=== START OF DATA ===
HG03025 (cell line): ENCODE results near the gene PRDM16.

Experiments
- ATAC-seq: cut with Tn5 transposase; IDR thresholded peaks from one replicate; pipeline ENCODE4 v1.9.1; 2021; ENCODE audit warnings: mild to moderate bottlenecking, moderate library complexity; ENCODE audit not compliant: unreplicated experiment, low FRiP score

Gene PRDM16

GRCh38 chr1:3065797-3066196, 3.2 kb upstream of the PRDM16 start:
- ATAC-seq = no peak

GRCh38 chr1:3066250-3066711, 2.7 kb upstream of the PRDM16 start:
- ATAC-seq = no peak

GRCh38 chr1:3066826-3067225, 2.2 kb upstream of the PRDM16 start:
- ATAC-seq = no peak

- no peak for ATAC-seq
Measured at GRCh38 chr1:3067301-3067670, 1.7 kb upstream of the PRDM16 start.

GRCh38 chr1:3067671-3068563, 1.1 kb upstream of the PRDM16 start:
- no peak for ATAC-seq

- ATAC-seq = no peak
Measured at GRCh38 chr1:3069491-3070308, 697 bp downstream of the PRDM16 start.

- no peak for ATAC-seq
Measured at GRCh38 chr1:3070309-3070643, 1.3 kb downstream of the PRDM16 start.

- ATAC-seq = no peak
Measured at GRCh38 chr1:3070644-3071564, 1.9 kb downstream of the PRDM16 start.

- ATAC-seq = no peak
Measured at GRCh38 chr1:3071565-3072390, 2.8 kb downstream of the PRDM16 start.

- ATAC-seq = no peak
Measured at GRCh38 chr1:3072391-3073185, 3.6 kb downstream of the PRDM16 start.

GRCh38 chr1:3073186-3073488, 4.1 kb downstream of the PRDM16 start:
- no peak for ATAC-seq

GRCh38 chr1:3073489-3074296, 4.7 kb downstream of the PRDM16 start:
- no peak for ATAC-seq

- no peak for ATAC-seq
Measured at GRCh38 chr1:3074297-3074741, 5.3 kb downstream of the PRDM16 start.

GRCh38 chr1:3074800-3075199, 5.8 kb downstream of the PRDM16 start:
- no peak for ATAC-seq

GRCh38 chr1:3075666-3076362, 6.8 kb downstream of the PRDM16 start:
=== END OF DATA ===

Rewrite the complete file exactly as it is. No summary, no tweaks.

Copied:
HG03025 (cell line): ENCODE results near the gene PRDM16.

Experiments
- ATAC-seq: cut with Tn5 transposase; IDR thresholded peaks from one replicate; pipeline ENCODE4 v1.9.1; 2021; ENCODE audit warnings: mild to moderate bottlenecking, moderate library complexity; ENCODE audit not compliant: unreplicated experiment, low FRiP score

Gene PRDM16

GRCh38 chr1:3065797-3066196, 3.2 kb upstream of the PRDM16 start:
- ATAC-seq = no peak

GRCh38 chr1:3066250-3066711, 2.7 kb upstream of the PRDM16 start:
- ATAC-seq = no peak

GRCh38 chr1:3066826-3067225, 2.2 kb upstream of the PRDM16 start:
- ATAC-seq = no peak

- no peak for ATAC-seq
Measured at GRCh38 chr1:3067301-3067670, 1.7 kb upstream of the PRDM16 start.

GRCh38 chr1:3067671-3068563, 1.1 kb upstream of the PRDM16 start:
- no peak for ATAC-seq

- ATAC-seq = no peak
Measured at GRCh38 chr1:3069491-3070308, 697 bp downstream of the PRDM16 start.

- no peak for ATAC-seq
Measured at GRCh38 chr1:3070309-3070643, 1.3 kb downstream of the PRDM16 start.

- ATAC-seq = no peak
Measured at GRCh38 chr1:3070644-3071564, 1.9 kb downstream of the PRDM16 start.

- ATAC-seq = no peak
Measured at GRCh38 chr1:3071565-3072390, 2.8 kb downstream of the PRDM16 start.

- ATAC-seq = no peak
Measured at GRCh38 chr1:3072391-3073185, 3.6 kb downstream of the PRDM16 start.

GRCh38 chr1:3073186-3073488, 4.1 kb downstream of the PRDM16 start:
- no peak for ATAC-seq

GRCh38 chr1:3073489-3074296, 4.7 kb downstream of the PRDM16 start:
- no peak for ATAC-seq

- no peak for ATAC-seq
Measured at GRCh38 chr1:3074297-3074741, 5.3 kb downstream of the PRDM16 start.

GRCh38 chr1:3074800-3075199, 5.8 kb downstream of the PRDM16 start:
- no peak for ATAC-seq

GRCh38 chr1:3075666-3076362, 6.8 kb downstream of the PRDM16 start: